From the Library Archives: Central Library Dedication, October 17, 1964

Library-1964-Ded-Photo

This week we celebrate the 50th anniversary of the dedication of our Central Library building. On October 17, 1964, the newly built 5-story Library, the anchor of the Buffalo & Erie County System, was formally opened by civic leaders, authors, educators, and a crowd of spectators.  Dedication events included concerts on the Library ramp by the U.B. Band and U.S. Army Band.

Dedication thing

Dedication Program, October 1964

At 375, 000 square feet, it was the largest public library built in the United States since WWII.  Covering two city blocks, the building is longer, at 437 feet, than the height of City Hall, at 378 feet.  Built to house over 2 million volumes, much of the collection is housed in the Closed Stacks, two floors of storage between public floors, known to staff as “the tiers.”  By 1965, there were 50 miles of shelving in the Library.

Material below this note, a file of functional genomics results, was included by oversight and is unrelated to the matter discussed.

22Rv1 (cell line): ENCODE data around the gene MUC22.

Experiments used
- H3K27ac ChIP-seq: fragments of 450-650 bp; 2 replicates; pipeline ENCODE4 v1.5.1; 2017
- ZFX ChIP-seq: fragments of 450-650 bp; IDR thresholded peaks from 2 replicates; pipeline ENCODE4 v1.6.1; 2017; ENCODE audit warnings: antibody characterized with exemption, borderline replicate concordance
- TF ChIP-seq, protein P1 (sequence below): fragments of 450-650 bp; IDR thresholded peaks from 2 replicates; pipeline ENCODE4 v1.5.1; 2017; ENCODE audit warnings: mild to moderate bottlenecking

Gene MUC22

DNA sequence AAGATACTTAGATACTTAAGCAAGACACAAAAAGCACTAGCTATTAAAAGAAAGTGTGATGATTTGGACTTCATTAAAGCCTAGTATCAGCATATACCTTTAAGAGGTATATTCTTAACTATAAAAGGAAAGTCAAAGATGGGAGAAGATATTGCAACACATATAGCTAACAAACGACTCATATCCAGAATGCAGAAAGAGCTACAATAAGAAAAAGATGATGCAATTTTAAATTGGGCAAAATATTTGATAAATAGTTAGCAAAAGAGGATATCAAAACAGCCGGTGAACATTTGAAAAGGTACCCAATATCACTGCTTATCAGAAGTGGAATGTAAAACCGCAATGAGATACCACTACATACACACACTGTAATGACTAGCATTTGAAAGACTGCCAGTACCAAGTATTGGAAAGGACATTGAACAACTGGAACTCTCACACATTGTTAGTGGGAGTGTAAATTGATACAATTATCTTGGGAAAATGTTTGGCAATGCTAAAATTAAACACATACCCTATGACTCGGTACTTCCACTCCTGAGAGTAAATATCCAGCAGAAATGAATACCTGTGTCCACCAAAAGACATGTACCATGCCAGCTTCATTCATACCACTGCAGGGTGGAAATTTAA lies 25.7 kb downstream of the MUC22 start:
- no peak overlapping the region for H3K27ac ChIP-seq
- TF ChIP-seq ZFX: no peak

The original interior design featured royal blue and vermilion (bright orange-red) furniture, and black walnut wood paneling and fixtures.

Library 1964 CE Readers image

“The Reader’s Library,” Courier Express, October 11, 1964.

Central Library Information booklet, 1964.

Central Library Information booklet, 1964.

The construction of the Central Library was one of the many milestones in the merging of the Buffalo Public Library, the Erie County Library  System, and the Grosvenor Reference Library.  Many of the books that were moved into the Central Library from the Grosvenor and Buffalo Public Libraries form the core of our current Local History and Genealogy Collections.

Central Library postcard, 1964

Central Library postcard, 1964

“More important than any building as a material entity is the spirit and philosophy which animates it. And no one can mistake the beliefs and aspirations that underlie our investments in free public libraries. They bespeak our dedication to freedom to read and the pursuit of truth and enlightenment.” “More Than a Building.” Editorial. Buffalo News, October 17, 1964.

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